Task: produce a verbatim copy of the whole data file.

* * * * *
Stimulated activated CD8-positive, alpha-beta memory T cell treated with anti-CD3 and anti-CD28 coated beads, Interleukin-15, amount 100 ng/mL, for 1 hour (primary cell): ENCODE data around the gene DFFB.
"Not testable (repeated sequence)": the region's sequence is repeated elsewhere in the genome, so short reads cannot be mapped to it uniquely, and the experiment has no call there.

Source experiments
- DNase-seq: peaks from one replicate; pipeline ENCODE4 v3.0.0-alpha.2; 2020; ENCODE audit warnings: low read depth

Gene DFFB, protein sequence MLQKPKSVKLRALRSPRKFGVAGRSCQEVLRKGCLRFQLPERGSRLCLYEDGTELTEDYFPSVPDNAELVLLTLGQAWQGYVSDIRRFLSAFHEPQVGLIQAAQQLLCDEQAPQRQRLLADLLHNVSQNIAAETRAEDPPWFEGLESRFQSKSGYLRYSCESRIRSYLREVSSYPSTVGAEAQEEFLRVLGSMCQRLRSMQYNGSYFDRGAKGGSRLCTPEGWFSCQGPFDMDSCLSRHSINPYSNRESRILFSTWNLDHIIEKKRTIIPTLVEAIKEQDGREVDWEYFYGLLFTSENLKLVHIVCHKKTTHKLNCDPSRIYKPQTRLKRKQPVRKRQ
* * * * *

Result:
Stimulated activated CD8-positive, alpha-beta memory T cell treated with anti-CD3 and anti-CD28 coated beads, Interleukin-15, amount 100 ng/mL, for 1 hour (primary cell): ENCODE data around the gene DFFB.
"Not testable (repeated sequence)": the region's sequence is repeated elsewhere in the genome, so short reads cannot be mapped to it uniquely, and the experiment has no call there.

Source experiments
- DNase-seq: peaks from one replicate; pipeline ENCODE4 v3.0.0-alpha.2; 2020; ENCODE audit warnings: low read depth

Gene DFFB, protein sequence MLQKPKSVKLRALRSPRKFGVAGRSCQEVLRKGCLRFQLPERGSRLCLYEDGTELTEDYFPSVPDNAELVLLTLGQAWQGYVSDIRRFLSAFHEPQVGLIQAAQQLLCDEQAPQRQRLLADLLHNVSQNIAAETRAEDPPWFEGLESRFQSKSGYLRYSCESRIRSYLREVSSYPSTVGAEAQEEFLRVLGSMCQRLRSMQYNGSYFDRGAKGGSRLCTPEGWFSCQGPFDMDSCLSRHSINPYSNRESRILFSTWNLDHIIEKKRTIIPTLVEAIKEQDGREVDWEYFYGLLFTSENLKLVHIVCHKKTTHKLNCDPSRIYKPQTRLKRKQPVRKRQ